Will There Be Any Private Dairies Left?
Published on Tue, 12/29/2009 - 3:01pm
The U.S. dairy industry has been steadily consolidating over the past thirty years, and analysts with USDA’s Economic Research Service say a big part of the reason has been what has been until recently the low cost of feed.
In the December, 2009 edition of ERS’ Amber Waves, USDA economist Roberto Mosheim noted the average herd size of U.S. dairy farms has increased from 29 to 139 head over the past three decades, and claimed decreases in average production costs in the U.S. dairy industry had driven the trend, which he projected to continue. Mosheim said for farms of all sizes, the marginal cost—how much it costs to increase output with the same facilities—is less than the average cost per unit of production, although the largest U.S. dairy farms are almost to the point where they can no longer achieve efficiencies of scale through expansion. At the same time, he said, “Many farms are not taking advantage of the incentives to expand. Some owners of small dairy operations may be unable to afford to hire a professional manager or outsource managerial responsibilities to family members and perform their own labor…Owners of small operations may also be hindered by the costs necessary to adopt new technologies that could increase their efficiency and help lower average production costs.”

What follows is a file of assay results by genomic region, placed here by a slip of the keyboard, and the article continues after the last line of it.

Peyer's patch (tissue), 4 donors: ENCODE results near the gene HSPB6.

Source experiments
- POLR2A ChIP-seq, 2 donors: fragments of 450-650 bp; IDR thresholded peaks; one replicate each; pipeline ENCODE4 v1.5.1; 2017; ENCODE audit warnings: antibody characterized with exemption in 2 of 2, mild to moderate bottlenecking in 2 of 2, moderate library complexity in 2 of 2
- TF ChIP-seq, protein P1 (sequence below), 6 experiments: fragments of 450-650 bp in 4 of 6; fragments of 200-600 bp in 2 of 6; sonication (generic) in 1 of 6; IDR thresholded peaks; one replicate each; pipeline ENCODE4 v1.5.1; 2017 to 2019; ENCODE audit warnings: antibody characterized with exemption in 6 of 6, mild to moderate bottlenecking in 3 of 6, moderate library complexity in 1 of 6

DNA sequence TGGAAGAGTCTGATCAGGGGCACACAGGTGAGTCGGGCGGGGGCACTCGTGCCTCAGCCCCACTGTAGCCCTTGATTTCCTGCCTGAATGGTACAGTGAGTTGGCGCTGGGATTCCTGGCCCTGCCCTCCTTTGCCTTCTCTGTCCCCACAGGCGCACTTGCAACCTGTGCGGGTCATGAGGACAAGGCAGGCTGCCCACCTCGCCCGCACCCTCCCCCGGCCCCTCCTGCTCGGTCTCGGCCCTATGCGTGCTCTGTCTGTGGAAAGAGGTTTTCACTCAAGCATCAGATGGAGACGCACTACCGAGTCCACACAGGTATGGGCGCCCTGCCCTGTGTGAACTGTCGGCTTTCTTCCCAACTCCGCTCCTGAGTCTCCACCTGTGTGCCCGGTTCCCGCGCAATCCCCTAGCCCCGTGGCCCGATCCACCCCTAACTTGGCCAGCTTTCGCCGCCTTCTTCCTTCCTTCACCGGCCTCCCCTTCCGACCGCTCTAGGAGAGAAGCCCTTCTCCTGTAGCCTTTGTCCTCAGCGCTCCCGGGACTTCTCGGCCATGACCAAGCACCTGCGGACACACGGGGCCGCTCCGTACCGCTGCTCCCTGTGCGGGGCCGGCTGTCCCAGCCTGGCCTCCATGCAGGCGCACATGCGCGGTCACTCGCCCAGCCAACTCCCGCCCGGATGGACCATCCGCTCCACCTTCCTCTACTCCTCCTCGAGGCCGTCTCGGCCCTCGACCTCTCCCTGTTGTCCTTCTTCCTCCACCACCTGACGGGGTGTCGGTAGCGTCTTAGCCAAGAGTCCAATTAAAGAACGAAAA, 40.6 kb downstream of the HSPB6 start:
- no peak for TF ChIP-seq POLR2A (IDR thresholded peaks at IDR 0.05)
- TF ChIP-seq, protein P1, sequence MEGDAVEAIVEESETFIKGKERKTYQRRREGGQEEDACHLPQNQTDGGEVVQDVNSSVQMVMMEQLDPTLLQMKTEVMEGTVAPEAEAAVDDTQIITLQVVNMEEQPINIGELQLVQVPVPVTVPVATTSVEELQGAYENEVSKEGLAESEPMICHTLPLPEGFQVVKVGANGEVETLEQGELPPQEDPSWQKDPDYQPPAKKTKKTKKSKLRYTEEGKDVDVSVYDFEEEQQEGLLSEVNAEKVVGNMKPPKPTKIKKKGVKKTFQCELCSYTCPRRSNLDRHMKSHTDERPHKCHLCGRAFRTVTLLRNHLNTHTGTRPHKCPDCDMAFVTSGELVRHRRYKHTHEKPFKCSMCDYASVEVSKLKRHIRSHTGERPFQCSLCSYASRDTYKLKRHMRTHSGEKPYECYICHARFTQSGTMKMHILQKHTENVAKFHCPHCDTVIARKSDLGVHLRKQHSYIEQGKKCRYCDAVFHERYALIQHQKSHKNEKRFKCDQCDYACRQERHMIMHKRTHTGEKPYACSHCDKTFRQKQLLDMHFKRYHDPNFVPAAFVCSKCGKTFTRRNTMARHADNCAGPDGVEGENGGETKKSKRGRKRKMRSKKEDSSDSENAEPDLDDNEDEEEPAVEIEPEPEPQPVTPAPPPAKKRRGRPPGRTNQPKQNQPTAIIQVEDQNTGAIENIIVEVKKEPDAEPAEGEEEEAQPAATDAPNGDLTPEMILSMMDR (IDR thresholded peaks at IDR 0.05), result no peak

A similar report written in 2007 by ERS economists James MacDonald, William McBride and Erik O’Donoghue found, while 100 cows was considered a “large” dairy farm in the 1970s, still small enough so a family could provide all the labor and grow all the feed, the number of operations of that size is in sharp decline. In 1992, the Census of Agriculture identified 564 dairy herds of 1,000 head or more; they accounted for 11% of U.S. dairy production. The 2007 Census found 1,582 such farms; their share of U.S. dairy output is over 41%.